Response to “Does Inbound Marketing Work in EVERY Business?”

Today’s guest post was originally a private email to me from Adam Zais at Wistia. He sent it in response to my “Does Inbound Marketing Work in EVERY Business?” post with the suggestion that it might be a good comment. I think that it’s a good post. Enjoy!

Rick asks an excellent question. I’d like to slightly modify his original short answer…

“Yes, but not in the same way.” (And yes Rick, I will talk about the customer too.)

Here’s my long answer, which includes some stories to make your reading fun and to better make the points.

b2c vs. b2b, online vs. bricks-and-mortar, local vs global, etcetera etcetera. There is an unlimited amount of comparatives to choose from. I’m going with a local restaurant and an enterprise software company (where I used to work, long long ago.) Yes, the concepts of inbound marketing work for both but, as I hope you will see, in very different ways.

My favorite restaurant is True Bistro in nearby Teele Square (Somerville, MA). It’s a vegan place. I eat a vegan diet. I eagerly watched their preparations to open, and I go there all the time. I Yelp about it, and tell everybody I know about it, and it even was featured in my bio in a former version of our website. How did they use inbound marketing to get me as a customer? Well, mostly they studied demographics to decide where a vegan restaurant was likely to succeed. Meaning, they asked questions like, “where are there vegans and how will they find us?” They weren’t thinking about me, specifically, in the least. When they chose their spot, they used a really clever inbound marketing technique….they put up a sign saying “amazing vegan restaurant opening soon!” (Oh, and they had their name on it too.) But they still didn’t know that I drove by the sign on my way to work every day. I tweeted about it, saying something like “there’s an amazing vegan restaurant opening soon!” #truebistro. I got a reply tweet back and the rest, as they say, is history. Inbound marketing? Sure, but a very different use of the concepts then my next story.

I used to work at an enterprise software company…MRP software to be precise. Back when ERP was actually called MRP. Mid-market. Crowded competitive landscape. HP minicomputer-based. Almost all customers were in North America. Boston HQ, 5 or 6 regional sales offices. Four-legged sales calls. Tough biz. So, the sales and marketing veep decides that he needs to get him some sales training to stimulate the team, spur growth, and mature processes. And he hires a leading (maybe THE leading) sales trainer guy of the day. The 4-day class opens with a presentation from the guy that goes just about exactly like this:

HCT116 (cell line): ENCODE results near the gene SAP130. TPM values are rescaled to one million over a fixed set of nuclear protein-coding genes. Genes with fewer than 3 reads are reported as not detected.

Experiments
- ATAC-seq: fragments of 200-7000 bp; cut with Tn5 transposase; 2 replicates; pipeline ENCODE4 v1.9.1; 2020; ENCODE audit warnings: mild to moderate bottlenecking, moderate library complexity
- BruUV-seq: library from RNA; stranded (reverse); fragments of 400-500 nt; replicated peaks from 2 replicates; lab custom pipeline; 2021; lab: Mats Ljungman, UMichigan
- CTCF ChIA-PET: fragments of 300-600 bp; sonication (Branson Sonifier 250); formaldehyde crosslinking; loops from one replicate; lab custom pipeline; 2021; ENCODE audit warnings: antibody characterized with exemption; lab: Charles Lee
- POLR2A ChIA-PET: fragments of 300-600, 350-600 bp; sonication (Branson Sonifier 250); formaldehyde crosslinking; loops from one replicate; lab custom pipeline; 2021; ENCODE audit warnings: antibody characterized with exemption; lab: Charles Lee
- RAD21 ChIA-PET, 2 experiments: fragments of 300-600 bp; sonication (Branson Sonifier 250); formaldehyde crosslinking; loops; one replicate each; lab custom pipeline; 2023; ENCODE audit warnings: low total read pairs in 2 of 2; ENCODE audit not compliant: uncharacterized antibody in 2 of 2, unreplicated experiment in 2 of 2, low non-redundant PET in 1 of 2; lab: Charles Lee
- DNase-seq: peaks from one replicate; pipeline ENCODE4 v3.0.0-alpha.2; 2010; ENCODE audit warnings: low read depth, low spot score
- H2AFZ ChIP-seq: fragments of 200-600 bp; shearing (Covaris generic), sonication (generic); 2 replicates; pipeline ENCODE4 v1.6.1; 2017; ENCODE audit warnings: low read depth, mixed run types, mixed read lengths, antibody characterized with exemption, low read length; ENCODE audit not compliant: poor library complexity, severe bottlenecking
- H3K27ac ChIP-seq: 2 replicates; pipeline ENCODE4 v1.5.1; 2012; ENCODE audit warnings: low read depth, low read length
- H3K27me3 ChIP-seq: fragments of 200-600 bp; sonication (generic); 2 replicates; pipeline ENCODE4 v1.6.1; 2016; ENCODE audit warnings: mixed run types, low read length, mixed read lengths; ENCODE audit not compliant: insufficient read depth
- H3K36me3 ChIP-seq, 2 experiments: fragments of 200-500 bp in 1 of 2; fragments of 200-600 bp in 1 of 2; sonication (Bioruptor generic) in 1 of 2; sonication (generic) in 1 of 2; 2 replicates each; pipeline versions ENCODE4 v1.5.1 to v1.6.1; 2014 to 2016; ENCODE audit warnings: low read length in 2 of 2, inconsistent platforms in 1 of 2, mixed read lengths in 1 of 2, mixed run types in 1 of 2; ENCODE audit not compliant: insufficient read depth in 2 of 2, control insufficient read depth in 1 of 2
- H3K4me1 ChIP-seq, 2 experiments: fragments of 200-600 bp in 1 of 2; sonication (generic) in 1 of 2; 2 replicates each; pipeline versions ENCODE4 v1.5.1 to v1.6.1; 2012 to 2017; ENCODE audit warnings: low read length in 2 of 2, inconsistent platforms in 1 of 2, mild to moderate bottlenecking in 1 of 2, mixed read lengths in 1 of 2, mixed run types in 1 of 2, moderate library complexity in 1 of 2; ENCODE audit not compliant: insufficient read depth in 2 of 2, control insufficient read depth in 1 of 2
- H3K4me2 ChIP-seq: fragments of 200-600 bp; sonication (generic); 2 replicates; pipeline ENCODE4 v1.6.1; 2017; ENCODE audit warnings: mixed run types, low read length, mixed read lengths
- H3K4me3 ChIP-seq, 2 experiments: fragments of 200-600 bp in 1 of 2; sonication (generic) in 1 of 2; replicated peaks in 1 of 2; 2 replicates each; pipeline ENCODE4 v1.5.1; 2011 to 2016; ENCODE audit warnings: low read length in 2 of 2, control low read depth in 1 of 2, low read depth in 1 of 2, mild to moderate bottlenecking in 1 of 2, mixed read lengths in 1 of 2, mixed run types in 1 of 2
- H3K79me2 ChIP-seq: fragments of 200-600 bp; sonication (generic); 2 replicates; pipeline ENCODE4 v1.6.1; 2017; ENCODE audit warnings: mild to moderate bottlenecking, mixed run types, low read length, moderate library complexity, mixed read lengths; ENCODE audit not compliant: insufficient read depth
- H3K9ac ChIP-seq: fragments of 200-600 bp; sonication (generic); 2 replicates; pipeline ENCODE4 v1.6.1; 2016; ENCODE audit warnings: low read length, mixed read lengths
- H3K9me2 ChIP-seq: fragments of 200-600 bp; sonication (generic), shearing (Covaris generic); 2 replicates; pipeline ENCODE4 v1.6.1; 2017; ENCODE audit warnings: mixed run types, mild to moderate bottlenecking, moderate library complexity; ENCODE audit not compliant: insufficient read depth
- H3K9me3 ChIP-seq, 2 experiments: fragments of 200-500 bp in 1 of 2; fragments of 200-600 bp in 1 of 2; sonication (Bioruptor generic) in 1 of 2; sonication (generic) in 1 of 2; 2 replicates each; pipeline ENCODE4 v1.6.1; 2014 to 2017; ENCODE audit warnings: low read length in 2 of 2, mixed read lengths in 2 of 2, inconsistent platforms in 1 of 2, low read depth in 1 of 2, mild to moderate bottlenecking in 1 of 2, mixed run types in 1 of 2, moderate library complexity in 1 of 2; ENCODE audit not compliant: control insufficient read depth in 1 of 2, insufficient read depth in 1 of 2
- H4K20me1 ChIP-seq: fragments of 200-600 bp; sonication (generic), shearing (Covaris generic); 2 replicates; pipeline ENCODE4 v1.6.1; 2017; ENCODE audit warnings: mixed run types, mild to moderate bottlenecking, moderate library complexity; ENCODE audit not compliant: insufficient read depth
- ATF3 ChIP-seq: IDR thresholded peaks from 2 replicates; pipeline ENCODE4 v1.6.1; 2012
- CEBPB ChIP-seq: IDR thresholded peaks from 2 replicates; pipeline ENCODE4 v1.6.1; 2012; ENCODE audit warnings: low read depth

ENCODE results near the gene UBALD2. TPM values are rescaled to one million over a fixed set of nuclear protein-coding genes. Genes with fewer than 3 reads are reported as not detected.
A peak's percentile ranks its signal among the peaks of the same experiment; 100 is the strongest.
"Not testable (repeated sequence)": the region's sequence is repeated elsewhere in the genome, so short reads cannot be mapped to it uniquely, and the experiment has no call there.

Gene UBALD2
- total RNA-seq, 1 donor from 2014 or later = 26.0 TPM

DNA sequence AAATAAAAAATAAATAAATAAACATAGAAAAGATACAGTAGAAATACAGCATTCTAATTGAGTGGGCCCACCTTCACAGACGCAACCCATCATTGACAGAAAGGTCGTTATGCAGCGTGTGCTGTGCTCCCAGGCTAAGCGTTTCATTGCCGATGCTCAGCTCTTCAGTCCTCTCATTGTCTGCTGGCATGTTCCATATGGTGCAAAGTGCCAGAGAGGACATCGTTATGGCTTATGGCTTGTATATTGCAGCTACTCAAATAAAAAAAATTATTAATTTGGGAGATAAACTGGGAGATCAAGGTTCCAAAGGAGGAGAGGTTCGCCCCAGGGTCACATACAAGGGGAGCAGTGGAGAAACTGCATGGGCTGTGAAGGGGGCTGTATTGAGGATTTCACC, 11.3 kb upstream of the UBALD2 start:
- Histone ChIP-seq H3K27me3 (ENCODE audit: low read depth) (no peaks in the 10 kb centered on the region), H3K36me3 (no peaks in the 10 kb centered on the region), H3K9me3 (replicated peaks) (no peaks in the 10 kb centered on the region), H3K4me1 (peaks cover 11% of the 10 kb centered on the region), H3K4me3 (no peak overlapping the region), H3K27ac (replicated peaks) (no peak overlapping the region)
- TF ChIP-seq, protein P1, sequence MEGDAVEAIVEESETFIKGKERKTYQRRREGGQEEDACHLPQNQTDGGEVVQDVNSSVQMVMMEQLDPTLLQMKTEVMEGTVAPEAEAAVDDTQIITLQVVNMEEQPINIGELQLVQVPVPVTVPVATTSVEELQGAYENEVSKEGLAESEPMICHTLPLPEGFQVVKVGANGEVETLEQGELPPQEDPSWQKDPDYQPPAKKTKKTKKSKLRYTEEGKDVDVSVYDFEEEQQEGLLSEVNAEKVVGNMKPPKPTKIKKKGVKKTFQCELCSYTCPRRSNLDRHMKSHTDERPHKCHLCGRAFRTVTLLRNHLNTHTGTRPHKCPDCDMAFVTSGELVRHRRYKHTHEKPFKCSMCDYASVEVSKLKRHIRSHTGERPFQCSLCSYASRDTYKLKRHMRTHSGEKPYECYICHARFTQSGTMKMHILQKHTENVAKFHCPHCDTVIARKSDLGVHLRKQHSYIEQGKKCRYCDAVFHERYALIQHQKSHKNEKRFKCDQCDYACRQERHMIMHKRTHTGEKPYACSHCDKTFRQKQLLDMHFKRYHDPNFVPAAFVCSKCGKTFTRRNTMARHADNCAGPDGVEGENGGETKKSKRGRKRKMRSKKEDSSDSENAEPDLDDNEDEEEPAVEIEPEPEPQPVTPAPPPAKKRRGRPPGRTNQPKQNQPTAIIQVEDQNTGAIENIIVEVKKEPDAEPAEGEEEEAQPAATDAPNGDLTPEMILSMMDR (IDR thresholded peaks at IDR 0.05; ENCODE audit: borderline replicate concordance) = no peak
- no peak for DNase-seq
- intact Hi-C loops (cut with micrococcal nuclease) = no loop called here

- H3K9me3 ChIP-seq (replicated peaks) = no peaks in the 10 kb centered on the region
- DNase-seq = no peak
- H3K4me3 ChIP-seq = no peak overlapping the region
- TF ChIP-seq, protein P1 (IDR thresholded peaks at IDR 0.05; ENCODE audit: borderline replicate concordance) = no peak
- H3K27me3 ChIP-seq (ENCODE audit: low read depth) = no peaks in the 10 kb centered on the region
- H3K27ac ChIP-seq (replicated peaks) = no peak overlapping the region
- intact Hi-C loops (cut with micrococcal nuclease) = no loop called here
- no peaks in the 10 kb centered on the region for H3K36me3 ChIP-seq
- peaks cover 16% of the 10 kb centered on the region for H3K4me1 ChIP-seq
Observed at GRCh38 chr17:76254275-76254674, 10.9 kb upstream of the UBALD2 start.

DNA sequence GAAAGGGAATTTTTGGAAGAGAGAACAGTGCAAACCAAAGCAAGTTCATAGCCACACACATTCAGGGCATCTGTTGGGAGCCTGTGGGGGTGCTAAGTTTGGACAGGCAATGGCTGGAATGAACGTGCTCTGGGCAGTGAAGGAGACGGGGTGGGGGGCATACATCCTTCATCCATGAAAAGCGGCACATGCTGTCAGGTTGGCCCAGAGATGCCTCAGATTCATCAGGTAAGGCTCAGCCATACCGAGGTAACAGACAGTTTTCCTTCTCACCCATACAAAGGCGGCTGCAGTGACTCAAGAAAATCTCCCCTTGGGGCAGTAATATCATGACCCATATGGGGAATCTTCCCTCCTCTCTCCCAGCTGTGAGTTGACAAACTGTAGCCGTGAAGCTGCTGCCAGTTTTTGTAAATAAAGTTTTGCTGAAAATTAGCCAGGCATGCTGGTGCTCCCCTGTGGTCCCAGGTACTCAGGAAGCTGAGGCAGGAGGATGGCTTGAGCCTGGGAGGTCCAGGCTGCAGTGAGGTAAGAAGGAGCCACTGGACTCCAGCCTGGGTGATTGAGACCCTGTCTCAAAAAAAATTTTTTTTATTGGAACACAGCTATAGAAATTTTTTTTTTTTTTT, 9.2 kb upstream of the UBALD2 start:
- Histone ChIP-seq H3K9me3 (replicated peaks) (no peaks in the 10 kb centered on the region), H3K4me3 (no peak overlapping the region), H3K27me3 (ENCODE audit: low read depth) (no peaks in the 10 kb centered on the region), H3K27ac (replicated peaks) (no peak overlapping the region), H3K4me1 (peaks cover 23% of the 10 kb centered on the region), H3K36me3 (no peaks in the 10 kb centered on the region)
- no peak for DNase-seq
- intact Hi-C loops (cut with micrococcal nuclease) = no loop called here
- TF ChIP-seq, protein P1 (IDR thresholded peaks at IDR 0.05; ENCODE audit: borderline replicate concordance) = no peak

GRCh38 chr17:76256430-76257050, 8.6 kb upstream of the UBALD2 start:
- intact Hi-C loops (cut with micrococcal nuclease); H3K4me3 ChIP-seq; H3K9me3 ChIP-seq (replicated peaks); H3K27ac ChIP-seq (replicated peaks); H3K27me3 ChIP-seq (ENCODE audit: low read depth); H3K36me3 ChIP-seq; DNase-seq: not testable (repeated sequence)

We’re all in a room at a local hotel. Nothing but an easel with a flip chart in the front of the room. The guy comes in, doesn’t say anything as he meaningfully gives us each “the eye” (to build suspense I guess), and then with a flourish turns over a bunch of pages on the flip chart to reveal a pie chart. Big circle with a single, smallish wedge drawn on it. (Mind you, he still hasn’t said anything.) Finally, he turns to the room, introduces himself, talks about all his experience and stuff, and then walks back to the flip chart and asks, “Does anybody know what this is?” Of course we all know it’s a pie chart but we’re all not dumb enough to shout out that answer. So, silence. He waits…perhaps a beat too long…and tells us that studies have shown that in any market only about 10% (yes, that was the value of the small slice of the pie) of the potential customers are actively looking for a product or service (he said “solution” of course) from vendors that target that market. Okay, we’re thinking, so what? He then gets really excited to inform us that he’s going to teach us sales techniques to attack the 90% of the people who aren’t actively looking for our product because (he’s getting pretty wound up at this point mind you) that’s a far bigger audience and we all want to kill our quotas and stuff, right!?!?!? So, we’re all dutifully getting wound up ourselves and pounding the desks and shouting and whooping and….well, not really, but sort of and quietly to ourselves. The VP was pretty excited though. Anyway, it wasn’t until years later that I realized what an utter load of crap this was. (I bet you all can see where this is going now.) You’re all probably asking, “Why the hell would you do anything but try to figure out a way for the people actively looking for your product or service to find you?” Okay, I know you want me to wrap this up. Point is, the sales training should have been all about inbound marketing. But in fairness, this was before the Internet so that message would have been really hard to hear. (Oh, you want to know what happened? Nothing really. The sales were just as hard, the forecast was just as inaccurate, and yet the sales trainer got paid.)

So, how does all this relate back to the what we asked at the beginning? And how does this relate to the customer, as I promised you and Rick I would do?

Well, in the first example True Bistro employed inbound marketing principles BEFORE entering the market. Once in the market, they focus on social media as the main driver of their inbound marketing approach. In the second example, and if time-travel were possible, the company would employ inbound marketing principles AFTER entering the market. And, they would be focusing on search as the main driver of their inbound marketing approach.

But despite the differing manner of employing an inbound marketing strategy, I disagree (politely) with Rick. I believe it works for EVERY customer of every business. The tools and techniques may be different, but it definitely works.